impact on access and use of domain name registrations. The operational impact of implementing the suggested changes would be far reaching and would fundamentally change the relationship between registries, registrars and registrants. We feel that many of the GAC’s concerns are addressed via the
2013 RAA, which is based in no little part on input from the GAC.
(3) Similarly, the concept of gTLD “categories” and category-specific requirements
was extensively discussed and rejected during the deliberations that led to the
Applicant Guidebook, under the terms of which applicants developed their
business plans and submitted their TLD applications(4) Many of the strings identified in Annex I were not included in the “Early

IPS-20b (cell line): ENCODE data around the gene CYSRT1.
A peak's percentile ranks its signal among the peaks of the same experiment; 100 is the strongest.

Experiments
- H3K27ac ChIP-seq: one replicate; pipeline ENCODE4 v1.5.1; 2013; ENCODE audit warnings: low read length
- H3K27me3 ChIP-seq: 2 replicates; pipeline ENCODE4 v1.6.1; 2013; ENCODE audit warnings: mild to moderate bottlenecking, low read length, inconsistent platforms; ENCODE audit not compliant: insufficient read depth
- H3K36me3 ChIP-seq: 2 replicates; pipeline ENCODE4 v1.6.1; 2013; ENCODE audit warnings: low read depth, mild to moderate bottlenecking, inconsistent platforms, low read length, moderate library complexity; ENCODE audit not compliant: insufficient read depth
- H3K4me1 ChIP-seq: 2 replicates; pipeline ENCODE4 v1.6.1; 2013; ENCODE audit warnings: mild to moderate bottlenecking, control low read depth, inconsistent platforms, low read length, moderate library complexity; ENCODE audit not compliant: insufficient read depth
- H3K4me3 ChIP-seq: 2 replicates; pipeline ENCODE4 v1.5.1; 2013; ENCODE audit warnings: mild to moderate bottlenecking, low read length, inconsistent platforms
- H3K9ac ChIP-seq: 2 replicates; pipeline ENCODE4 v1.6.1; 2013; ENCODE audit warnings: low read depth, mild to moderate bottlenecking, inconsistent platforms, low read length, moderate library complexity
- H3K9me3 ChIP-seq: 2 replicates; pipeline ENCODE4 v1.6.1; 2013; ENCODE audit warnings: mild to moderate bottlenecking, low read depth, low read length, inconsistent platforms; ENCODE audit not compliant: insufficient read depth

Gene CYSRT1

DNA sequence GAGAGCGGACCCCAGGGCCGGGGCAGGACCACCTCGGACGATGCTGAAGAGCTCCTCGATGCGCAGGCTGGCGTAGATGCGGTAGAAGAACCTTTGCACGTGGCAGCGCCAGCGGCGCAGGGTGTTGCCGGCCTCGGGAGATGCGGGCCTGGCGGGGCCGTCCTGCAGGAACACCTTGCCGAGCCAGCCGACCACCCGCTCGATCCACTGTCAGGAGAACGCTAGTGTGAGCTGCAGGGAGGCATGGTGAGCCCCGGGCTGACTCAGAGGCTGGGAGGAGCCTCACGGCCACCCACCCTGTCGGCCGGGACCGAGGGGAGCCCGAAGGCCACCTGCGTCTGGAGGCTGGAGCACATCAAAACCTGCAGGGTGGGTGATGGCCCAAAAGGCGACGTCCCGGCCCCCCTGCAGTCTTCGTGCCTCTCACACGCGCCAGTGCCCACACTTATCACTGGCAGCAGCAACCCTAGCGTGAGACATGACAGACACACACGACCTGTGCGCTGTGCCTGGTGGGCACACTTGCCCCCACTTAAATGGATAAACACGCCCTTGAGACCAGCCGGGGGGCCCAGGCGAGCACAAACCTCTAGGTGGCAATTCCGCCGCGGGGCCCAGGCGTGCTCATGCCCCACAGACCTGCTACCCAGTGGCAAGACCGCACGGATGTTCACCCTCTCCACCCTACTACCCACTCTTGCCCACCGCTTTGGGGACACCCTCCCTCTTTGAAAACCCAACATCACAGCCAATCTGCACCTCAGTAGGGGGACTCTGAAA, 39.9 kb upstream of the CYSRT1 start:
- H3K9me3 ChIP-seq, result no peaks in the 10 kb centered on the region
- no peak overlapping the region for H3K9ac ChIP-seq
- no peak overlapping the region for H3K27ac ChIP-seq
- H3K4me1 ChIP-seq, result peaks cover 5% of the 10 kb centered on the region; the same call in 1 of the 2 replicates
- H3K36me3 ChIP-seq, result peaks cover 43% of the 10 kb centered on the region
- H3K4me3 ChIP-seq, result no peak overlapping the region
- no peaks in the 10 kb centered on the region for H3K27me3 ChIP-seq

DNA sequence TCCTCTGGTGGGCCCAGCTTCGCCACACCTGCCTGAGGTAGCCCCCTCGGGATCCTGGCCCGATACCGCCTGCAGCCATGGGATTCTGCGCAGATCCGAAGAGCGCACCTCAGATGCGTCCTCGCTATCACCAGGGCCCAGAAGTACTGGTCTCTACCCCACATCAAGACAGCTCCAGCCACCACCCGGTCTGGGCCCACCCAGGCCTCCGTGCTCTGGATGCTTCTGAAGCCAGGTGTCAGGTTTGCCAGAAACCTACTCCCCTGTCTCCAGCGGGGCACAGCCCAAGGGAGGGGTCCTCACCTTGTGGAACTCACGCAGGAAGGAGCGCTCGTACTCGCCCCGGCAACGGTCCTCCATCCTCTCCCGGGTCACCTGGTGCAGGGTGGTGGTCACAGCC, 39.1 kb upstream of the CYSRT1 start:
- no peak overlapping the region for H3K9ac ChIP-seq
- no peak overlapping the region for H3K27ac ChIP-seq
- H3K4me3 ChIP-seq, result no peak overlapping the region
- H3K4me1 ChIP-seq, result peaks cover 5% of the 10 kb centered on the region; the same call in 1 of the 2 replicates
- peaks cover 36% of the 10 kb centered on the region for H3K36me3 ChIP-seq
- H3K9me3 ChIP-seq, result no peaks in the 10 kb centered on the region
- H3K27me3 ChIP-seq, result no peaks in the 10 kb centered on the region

Warnings” published in late 2012, which would have provided applicants an
opportunity to better understand and perhaps address these concerns.
(5) Many of the strings identified in Annex I represent generic terms. While they
may be considered “sensitive” or “regulated” in a single or few jurisdictions, it
is not appropriate to limit or restrict their use in other jurisdictions. Registries
and Registrars are currently, and will continue to be, obligated to comply
with appropriate local law and regulations.
(6) Many of the strings identified in Annex I represent generic terms that may be
considered a profession in some contexts, but not in others. For example,
.vet could mean “veterinarian”, or “veteran.” There are numerous examples
of these types of multiple meanings, and no compelling reason to justify use